We begin by getting to know our client or potential client, understanding their investment objectives, their risk tolerances as well as their short and long term goals. Understanding their specific needs is critical to building a successfully customized strategy. From this information weíll identify the MPI strategy that most closely meets their needs and tailor the holdings until the end result is a portfolio that not only can earn the return they are seeking but do so without causing them to lose sleep at night. Often times itís as simple as keeping a little more cash than a typical account, but it can be as sophisticated as eliminating entire sectors or asset classes. As long as both sides are on the same page thereís usually a solution that works for most clientsí needs.  
  How do you vary the proportional allocation between fixed income and equity for your clients?  
  Again, this is decision that is arrived at after getting to know and really understand each client. Often times it boils down to a simple story problem that is driven by the amount of return required to meet their objective. We really see no need in taking unnecessary risk if a client can meet their future income objectives with the safety and stability of government bonds. Unfortunately in todays interest rate environment that has become much more challenging and investors are finding it necessary to enhance their income portfolios with equities. We have seen this with our own clients as well. Investors know they need more return than bonds are offering to meet their goals, but they are still uncertain about the risks in the economy and subsequently the stock market. Thatís where we come in and add value. Remember our roots are in conservative fixed income, so we fully understand the mentality that clients want appreciation without significant risk to their principal.  
  What is the average turnover for each of your investment styles?  
  Turnover is low, roughly in the 25% to 30% range. We are long term investors. Our themes and strategies are based on company fundamentals and longer term market and economic analysis. Timing the market is very difficult and often times leads to emotional knee jerk decisions. Thatís just not our style. We let our themes play out and overtime have found that benefits our clients much more than a market timing approach.  
  How do you go about constructing your portfolios?  
  Well obviously the strategy chosen and subsequent potential customization plays a significant role in determining an allocation mix and which individual issues will be ultimately held in any one client portfolio. From there itís a very straight forward approach. We screen our stock universe to find the candidates that meet our stringent requirements. Then overlay our macroeconomic outlook. From that research we create a target allocation model and begin filling it with individual issues and ETFs that meet both sets of analysis.

Typically our position sizes range from 3 to 5%. Our portfolios will typically have anywhere from 20% to 35% in foreign exposure, whether through ETFís or individual issues and tend to have a strong bias towards large cap companies. Though we are not market timers we do take a thoughtful pragmatic approach to constructing our portfolios. Itís a gradual process that may take 2 to 3 weeks to become fully invested.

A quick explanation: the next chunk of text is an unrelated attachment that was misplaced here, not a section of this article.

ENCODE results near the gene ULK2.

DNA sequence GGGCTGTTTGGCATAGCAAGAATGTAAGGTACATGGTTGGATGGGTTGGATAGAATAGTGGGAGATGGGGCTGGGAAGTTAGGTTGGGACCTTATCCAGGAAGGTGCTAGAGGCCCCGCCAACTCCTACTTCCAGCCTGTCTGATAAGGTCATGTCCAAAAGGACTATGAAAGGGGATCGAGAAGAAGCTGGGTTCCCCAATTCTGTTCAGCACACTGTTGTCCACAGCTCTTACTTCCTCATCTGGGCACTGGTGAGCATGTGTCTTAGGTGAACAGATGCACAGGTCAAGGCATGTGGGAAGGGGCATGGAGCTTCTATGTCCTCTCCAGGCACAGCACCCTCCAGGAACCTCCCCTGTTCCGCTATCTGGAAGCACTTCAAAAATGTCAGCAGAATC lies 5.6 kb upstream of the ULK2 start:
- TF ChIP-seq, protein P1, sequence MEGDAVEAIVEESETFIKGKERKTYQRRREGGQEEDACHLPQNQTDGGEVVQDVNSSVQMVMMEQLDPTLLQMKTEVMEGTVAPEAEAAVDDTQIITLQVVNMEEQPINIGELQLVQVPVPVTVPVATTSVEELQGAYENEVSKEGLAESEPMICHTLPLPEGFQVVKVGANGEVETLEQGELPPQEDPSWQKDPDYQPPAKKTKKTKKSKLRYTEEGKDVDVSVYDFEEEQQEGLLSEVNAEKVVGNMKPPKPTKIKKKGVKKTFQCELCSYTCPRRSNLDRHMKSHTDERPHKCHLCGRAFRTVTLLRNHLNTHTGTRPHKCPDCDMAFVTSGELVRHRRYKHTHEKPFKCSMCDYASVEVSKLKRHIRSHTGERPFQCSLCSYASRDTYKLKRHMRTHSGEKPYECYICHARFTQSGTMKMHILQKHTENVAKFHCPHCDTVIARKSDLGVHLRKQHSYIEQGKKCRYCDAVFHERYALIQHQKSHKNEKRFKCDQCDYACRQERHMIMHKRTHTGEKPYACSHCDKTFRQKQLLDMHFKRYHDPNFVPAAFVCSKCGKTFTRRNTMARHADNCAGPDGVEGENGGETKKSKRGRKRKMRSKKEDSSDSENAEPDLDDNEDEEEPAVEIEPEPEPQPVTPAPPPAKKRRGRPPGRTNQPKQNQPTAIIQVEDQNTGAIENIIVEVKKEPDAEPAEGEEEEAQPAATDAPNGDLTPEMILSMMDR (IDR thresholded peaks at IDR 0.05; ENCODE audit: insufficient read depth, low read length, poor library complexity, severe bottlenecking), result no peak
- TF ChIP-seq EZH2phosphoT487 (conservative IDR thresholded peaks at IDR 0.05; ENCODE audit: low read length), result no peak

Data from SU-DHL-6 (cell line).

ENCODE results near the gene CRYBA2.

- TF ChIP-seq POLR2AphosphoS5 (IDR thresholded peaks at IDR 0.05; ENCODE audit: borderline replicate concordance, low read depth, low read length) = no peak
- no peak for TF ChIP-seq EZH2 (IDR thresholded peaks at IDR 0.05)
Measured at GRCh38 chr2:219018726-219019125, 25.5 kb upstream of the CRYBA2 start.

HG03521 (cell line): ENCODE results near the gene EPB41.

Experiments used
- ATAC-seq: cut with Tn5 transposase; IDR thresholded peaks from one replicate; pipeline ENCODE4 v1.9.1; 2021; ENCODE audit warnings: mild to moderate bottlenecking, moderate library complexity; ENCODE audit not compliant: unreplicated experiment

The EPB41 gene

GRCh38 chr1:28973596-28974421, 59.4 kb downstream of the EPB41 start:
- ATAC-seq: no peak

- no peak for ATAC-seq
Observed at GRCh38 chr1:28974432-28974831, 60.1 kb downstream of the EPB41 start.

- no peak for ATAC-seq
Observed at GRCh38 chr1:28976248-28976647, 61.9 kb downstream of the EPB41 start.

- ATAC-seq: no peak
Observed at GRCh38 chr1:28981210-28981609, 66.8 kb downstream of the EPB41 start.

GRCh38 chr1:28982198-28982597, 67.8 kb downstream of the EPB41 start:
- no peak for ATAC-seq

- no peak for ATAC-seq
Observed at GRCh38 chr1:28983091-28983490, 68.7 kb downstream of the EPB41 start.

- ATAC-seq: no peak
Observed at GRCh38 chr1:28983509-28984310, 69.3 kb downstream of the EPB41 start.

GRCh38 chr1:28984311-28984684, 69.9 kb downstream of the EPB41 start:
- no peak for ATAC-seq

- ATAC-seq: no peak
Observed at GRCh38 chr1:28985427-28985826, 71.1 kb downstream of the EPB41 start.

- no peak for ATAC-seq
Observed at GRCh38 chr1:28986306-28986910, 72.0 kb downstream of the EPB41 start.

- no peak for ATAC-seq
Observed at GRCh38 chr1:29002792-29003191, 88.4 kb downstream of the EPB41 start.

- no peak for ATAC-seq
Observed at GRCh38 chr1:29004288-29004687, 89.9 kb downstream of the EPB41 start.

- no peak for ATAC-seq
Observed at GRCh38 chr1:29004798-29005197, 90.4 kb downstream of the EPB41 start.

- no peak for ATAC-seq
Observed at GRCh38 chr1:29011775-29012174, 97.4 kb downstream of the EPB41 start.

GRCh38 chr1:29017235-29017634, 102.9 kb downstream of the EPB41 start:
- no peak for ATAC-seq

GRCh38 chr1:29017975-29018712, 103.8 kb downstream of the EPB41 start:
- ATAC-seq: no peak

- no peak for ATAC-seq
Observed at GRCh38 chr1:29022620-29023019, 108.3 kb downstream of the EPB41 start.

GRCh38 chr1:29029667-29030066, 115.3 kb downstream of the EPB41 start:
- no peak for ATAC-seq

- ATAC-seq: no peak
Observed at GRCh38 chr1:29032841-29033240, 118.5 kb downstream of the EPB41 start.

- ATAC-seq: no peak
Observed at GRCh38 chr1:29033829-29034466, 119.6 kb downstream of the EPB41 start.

How do you do your investment research?  
  Itís really a two pronged approach. As I mentioned earlier we rely a great deal on fundamental screening of securities and sectors. We always want to make sure weíre investing in a company with a strong balance sheet, consistent earnings and appreciation potential whether thatís through dividend growth or earnings growth or a combination of the two.

Secondly we develop a macro strategy utilizing all available economic data and research. In this analysis we consider not only the data but our experiences. So itís not simply a black box that determines our holdings. We have over 60 years of combined market experience that we feel is a valuable asset to our clients. Lastly we combine the two sets of research and the end result is a portfolio of stocks and funds that meet our strict screens and fit our internal macroeconomic themes.
 
  Does MPI tend to use top-down or bottom-up analysis?  
  Itís really a combination of the two. We overlay our top down macro themes onto our bottom up fundamental stock screens and the end result is a portfolio of individual stocks and ETFís that meet both our fundamental filters and macroeconomic outlook.  
  Are there times when you become defensive towards the market and what do you do?  
  We are always concerned about the markets and underlying equity valuations. Having said that as I mentioned we avoid being market timers. If we see fundamental shifts taking place in market and economic data or a shift in Fed policy we donít hesitate to rebalance our portfolio or raise cash levels. However, we more often see normal corrections or selloffs as buying opportunities than reason for becoming more defensive.  
  Do you use any analysis that indicates when markets are over bought or sold.  
  We are continually assessing fundamental information to find attractive valuations, so the answer is, on a fundamental basis, yes we look for stocks or sectors that are undervalued or overvalued so to speak. The term oversold is more often used in a technical analysis or short term trading strategy which we do not employ.

The extreme levels of market volume and volatility in todayís equity markets combined with large electronic trading platforms makes it almost impossible to call near term tops or bottoms with any consistency. In our opinion investors are better served removing the ďnoiseĒ from the market place and taking a longer term investment approach than a shorter term trading approach.